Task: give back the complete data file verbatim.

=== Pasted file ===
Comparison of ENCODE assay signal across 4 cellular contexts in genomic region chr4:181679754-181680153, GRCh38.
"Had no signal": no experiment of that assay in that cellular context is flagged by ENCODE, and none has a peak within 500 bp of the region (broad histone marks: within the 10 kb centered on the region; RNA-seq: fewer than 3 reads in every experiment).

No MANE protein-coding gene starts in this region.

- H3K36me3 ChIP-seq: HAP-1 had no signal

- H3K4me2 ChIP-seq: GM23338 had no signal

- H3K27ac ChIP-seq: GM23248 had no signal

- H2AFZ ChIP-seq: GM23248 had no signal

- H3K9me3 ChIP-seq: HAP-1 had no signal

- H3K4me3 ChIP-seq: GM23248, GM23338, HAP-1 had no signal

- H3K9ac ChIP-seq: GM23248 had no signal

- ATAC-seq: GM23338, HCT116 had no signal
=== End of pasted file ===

Comparison of ENCODE assay signal across 4 cellular contexts in genomic region chr4:181679754-181680153, GRCh38.
"Had no signal": no experiment of that assay in that cellular context is flagged by ENCODE, and none has a peak within 500 bp of the region (broad histone marks: within the 10 kb centered on the region; RNA-seq: fewer than 3 reads in every experiment).

No MANE protein-coding gene starts in this region.

- H3K36me3 ChIP-seq: HAP-1 had no signal

- H3K4me2 ChIP-seq: GM23338 had no signal

- H3K27ac ChIP-seq: GM23248 had no signal

- H2AFZ ChIP-seq: GM23248 had no signal

- H3K9me3 ChIP-seq: HAP-1 had no signal

- H3K4me3 ChIP-seq: GM23248, GM23338, HAP-1 had no signal

- H3K9ac ChIP-seq: GM23248 had no signal

- ATAC-seq: GM23338, HCT116 had no signal